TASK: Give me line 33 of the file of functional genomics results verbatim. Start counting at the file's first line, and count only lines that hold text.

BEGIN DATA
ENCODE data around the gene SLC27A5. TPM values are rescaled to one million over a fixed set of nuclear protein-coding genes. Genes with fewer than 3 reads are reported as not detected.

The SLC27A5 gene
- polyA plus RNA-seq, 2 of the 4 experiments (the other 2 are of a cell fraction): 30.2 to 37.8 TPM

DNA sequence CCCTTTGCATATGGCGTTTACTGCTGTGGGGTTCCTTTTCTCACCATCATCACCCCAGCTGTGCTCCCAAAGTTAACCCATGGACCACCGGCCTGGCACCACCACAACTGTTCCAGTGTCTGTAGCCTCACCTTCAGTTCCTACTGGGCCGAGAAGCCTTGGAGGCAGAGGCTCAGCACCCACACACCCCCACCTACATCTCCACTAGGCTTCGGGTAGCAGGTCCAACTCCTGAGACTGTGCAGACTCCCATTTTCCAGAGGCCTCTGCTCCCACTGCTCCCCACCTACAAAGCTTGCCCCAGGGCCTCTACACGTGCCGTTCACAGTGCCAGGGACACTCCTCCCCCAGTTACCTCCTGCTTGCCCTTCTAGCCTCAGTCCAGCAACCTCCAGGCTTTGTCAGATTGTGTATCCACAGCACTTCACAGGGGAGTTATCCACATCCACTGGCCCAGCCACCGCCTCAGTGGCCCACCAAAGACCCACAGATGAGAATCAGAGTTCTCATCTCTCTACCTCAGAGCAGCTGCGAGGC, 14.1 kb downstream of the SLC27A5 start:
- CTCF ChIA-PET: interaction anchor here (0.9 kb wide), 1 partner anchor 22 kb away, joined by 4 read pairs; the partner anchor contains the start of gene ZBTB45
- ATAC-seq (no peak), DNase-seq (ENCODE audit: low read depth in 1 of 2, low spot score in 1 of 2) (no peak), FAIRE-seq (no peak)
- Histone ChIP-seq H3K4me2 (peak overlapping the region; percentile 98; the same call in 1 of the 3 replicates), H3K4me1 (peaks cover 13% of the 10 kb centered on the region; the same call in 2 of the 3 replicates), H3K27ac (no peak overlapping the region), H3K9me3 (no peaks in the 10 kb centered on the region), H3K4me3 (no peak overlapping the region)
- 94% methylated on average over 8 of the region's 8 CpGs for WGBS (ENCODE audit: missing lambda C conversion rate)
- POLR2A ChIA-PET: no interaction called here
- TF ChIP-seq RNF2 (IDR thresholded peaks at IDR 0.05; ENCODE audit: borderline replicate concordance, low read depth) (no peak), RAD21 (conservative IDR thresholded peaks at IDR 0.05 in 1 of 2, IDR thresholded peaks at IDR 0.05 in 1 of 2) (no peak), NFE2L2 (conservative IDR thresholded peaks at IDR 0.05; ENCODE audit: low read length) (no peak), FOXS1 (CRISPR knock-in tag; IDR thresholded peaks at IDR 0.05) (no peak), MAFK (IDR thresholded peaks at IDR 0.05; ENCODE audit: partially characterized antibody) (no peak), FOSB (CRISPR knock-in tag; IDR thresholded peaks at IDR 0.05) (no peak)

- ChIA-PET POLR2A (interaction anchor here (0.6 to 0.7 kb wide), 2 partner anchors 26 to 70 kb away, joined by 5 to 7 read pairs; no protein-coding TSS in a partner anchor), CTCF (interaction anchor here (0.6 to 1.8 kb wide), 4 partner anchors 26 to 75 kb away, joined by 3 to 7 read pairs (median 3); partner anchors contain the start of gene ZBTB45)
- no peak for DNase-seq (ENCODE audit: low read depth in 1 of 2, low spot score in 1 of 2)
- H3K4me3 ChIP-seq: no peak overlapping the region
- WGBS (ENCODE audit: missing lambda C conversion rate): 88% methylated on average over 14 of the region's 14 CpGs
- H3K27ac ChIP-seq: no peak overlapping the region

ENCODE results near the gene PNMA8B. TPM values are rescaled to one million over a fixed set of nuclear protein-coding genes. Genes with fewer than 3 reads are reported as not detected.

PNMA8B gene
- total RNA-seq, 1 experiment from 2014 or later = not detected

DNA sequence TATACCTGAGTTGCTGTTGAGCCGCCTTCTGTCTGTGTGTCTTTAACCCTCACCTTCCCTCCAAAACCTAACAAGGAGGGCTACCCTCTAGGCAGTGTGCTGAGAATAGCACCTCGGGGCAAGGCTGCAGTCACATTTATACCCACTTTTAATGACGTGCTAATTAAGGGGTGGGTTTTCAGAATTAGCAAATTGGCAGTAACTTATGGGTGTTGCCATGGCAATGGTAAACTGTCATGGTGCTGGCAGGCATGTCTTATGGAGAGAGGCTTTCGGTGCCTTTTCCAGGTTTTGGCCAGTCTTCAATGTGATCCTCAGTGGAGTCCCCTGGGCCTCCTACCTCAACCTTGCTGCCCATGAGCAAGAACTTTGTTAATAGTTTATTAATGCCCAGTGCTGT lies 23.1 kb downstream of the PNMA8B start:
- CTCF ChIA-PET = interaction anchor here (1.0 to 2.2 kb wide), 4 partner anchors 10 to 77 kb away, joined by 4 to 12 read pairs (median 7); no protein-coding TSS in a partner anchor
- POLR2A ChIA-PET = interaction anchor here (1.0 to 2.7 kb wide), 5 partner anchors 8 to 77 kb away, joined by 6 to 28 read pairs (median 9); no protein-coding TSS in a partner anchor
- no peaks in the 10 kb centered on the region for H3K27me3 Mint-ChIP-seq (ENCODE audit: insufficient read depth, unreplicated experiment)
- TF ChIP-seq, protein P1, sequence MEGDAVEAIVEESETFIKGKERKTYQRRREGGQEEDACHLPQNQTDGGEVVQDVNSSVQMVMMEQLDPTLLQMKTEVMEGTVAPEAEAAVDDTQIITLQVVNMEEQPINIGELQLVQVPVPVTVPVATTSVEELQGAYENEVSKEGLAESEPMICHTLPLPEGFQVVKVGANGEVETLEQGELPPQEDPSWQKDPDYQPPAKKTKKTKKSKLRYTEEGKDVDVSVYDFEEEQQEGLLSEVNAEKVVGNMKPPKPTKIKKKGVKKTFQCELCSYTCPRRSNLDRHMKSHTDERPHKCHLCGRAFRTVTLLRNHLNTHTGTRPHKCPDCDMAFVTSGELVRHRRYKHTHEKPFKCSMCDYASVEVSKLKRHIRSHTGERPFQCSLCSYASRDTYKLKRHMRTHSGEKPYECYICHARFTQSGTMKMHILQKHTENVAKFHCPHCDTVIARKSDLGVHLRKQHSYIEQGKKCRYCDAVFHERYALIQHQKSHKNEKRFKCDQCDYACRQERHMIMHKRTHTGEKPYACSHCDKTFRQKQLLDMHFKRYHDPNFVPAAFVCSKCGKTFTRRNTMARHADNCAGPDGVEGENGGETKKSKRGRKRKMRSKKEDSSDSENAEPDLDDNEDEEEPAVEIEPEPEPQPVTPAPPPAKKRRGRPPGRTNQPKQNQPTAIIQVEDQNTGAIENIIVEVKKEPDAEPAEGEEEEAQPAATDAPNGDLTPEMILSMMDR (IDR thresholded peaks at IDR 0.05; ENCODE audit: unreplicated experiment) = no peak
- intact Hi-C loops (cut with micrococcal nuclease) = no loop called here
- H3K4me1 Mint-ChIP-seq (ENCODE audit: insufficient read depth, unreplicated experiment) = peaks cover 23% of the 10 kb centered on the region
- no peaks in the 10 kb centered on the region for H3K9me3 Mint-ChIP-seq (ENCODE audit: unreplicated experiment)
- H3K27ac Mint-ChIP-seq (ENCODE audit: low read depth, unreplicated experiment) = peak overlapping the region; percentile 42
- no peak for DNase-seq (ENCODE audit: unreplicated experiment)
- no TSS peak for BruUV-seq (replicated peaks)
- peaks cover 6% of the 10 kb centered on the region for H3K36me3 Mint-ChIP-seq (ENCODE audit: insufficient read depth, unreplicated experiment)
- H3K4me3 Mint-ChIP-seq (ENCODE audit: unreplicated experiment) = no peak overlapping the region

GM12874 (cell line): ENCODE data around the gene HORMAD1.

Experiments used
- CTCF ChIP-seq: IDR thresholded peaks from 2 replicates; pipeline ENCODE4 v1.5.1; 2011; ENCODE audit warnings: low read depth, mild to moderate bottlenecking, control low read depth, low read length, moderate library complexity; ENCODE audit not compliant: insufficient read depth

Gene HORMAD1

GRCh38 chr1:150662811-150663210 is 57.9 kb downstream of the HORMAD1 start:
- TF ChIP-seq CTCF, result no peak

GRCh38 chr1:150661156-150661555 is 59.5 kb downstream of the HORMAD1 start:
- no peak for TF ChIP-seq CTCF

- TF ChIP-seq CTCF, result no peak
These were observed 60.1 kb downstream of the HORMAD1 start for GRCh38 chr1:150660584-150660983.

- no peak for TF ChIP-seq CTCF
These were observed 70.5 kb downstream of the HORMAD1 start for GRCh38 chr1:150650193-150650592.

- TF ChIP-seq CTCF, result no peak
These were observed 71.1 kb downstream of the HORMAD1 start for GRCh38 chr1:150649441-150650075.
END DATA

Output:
Experiments used